Some starting questions around pervasive autonomous systems
Jonathan Zittrain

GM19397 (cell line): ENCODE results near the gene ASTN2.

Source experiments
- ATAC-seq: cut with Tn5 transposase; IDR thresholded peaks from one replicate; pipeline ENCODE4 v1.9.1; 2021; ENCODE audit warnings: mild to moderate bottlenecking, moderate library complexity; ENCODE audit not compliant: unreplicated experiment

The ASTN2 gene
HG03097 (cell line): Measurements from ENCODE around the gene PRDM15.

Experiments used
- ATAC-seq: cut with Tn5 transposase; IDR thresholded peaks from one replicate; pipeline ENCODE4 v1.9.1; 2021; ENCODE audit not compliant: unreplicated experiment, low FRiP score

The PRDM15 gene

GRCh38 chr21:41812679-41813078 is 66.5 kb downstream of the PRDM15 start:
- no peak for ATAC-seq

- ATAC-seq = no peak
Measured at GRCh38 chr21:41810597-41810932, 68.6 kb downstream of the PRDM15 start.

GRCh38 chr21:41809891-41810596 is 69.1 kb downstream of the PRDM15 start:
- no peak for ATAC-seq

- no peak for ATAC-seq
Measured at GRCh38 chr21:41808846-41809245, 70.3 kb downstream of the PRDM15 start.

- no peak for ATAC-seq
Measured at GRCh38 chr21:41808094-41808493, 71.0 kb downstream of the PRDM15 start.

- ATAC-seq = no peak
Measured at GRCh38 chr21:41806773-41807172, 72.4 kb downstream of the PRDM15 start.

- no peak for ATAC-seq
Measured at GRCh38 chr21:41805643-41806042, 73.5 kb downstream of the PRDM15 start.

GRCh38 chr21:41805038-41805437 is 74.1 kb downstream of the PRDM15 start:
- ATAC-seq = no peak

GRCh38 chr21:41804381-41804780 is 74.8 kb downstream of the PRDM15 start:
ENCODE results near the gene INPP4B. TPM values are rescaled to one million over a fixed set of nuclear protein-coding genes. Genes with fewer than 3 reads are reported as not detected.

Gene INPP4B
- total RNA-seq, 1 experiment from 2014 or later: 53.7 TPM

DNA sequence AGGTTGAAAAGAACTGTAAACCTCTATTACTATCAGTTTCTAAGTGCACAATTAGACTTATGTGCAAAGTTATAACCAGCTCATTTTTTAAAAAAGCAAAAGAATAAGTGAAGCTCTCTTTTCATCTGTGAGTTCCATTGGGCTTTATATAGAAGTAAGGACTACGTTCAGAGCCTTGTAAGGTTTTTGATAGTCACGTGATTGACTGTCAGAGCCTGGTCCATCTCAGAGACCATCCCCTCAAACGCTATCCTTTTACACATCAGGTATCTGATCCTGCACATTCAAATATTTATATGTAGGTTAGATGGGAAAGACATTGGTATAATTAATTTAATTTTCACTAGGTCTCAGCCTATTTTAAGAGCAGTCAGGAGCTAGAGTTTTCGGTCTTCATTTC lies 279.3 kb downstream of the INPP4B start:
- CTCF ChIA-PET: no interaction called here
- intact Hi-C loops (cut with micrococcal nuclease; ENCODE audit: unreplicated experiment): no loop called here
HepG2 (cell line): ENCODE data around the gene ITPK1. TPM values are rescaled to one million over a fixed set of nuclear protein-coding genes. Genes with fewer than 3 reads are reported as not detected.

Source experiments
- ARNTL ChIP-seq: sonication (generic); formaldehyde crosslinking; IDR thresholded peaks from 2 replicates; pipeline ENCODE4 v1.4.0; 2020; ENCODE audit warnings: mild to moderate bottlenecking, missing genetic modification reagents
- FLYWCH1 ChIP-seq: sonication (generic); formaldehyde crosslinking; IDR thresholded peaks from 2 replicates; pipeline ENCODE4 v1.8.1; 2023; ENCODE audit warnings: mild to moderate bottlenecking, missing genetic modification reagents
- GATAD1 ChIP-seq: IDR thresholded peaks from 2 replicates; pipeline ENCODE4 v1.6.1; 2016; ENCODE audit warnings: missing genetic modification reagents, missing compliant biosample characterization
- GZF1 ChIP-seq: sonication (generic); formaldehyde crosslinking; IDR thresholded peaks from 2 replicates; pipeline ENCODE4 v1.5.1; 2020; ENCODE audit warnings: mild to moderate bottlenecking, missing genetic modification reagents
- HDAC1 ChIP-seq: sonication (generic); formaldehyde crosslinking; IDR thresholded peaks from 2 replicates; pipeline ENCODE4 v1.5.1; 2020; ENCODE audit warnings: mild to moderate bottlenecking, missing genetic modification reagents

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Why has “autonomous” become the adjective so frequently used to describe these systems? It seems unhelpful given that, in many cases, we are striving for human-AI cooperation. Sure, there are some activities we might be comfortable handing over almost fully to AI systems (perhaps self-driving vehicles), but in many instances AI will best serve as a tool for augmenting or improving human decision making and behavioral tendencies (i.e. risk assessment tools used by judges, recommendation engines for job recruiters, etc.). But achieving effective human-machine cooperation is a lot more complicated than it sounds…there are myriad reasons why we humans might ignore, misunderstand, or misuse the insights given to us from AI systems… this is tied to this question of “interpretability” which was raised so frequently yesterday. It’s one of the areas we should be devoting plenty of resources into investigating. When we characterize these systems as “autonomous” it de-emphasizes their interactive nature. It renders invisible the hands who build these systems, as well as the eyes that might be poring over the recommendations that they generate.

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